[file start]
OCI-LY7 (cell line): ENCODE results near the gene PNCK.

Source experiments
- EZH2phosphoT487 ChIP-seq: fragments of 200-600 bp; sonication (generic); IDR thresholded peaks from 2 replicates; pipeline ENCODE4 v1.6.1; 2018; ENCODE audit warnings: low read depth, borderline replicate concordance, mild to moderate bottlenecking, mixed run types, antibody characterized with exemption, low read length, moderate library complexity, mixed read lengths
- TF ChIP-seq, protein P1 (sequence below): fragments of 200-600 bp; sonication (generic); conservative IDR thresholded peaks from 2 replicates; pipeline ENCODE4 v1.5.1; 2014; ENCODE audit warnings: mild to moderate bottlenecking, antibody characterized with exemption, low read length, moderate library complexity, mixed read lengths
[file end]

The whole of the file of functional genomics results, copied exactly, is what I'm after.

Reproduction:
OCI-LY7 (cell line): ENCODE results near the gene PNCK.

Source experiments
- EZH2phosphoT487 ChIP-seq: fragments of 200-600 bp; sonication (generic); IDR thresholded peaks from 2 replicates; pipeline ENCODE4 v1.6.1; 2018; ENCODE audit warnings: low read depth, borderline replicate concordance, mild to moderate bottlenecking, mixed run types, antibody characterized with exemption, low read length, moderate library complexity, mixed read lengths
- TF ChIP-seq, protein P1 (sequence below): fragments of 200-600 bp; sonication (generic); conservative IDR thresholded peaks from 2 replicates; pipeline ENCODE4 v1.5.1; 2014; ENCODE audit warnings: mild to moderate bottlenecking, antibody characterized with exemption, low read length, moderate library complexity, mixed read lengths